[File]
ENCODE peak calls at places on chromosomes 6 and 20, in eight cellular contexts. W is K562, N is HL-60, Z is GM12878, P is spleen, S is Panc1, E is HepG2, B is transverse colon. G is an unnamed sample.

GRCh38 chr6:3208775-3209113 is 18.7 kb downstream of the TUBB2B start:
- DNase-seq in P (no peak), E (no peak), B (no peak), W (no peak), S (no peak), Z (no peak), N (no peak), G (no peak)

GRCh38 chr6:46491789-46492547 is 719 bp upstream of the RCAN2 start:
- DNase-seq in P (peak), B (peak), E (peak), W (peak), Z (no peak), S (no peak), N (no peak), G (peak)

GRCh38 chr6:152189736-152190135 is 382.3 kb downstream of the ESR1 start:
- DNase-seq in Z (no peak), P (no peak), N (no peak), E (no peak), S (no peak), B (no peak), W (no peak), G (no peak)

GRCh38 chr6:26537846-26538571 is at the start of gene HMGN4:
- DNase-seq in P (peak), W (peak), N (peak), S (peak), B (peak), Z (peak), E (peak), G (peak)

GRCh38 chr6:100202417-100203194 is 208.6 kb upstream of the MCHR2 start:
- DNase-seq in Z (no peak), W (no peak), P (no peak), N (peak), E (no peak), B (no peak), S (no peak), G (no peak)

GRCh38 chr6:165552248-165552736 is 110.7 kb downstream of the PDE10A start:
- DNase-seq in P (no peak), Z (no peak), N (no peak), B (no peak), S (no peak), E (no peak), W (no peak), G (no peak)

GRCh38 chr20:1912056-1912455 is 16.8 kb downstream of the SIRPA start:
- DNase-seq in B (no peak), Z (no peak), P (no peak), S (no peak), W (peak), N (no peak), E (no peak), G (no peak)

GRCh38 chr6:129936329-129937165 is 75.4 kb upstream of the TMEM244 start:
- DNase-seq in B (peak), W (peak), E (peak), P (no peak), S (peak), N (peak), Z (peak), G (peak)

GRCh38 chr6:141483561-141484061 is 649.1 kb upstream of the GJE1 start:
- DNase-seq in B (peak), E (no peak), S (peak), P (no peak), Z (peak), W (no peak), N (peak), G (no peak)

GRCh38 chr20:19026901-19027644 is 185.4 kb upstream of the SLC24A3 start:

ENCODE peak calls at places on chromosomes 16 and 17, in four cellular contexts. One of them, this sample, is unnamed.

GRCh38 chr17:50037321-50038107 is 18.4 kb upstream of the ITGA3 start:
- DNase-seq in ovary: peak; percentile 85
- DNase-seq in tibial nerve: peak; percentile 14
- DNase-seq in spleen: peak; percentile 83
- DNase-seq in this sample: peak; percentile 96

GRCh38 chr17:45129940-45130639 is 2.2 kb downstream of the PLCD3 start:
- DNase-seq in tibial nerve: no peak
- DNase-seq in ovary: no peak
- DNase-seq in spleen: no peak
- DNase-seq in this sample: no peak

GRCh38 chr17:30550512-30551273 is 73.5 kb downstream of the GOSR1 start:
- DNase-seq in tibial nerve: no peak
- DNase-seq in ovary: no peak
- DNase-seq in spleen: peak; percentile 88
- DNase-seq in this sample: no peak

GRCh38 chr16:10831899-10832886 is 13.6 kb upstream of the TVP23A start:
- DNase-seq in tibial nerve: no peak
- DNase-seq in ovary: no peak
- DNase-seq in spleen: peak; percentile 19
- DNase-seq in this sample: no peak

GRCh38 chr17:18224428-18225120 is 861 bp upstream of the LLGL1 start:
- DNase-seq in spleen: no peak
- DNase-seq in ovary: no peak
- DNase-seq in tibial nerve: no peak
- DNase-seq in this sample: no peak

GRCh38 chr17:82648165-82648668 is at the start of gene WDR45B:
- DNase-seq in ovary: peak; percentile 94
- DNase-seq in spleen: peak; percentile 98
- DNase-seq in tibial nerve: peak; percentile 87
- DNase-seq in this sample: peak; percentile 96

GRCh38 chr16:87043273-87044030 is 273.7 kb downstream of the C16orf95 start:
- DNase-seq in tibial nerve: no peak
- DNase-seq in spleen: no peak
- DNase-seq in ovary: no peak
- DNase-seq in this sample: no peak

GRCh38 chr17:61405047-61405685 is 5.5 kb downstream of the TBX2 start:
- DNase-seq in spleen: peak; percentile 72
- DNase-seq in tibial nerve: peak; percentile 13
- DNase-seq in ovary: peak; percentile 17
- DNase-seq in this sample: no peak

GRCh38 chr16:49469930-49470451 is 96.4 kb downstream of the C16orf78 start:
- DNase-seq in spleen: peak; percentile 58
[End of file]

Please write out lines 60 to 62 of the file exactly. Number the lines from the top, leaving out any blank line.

- DNase-seq in ovary: peak; percentile 17
- DNase-seq in this sample: no peak

GRCh38 chr16:49469930-49470451 is 96.4 kb downstream of the C16orf78 start: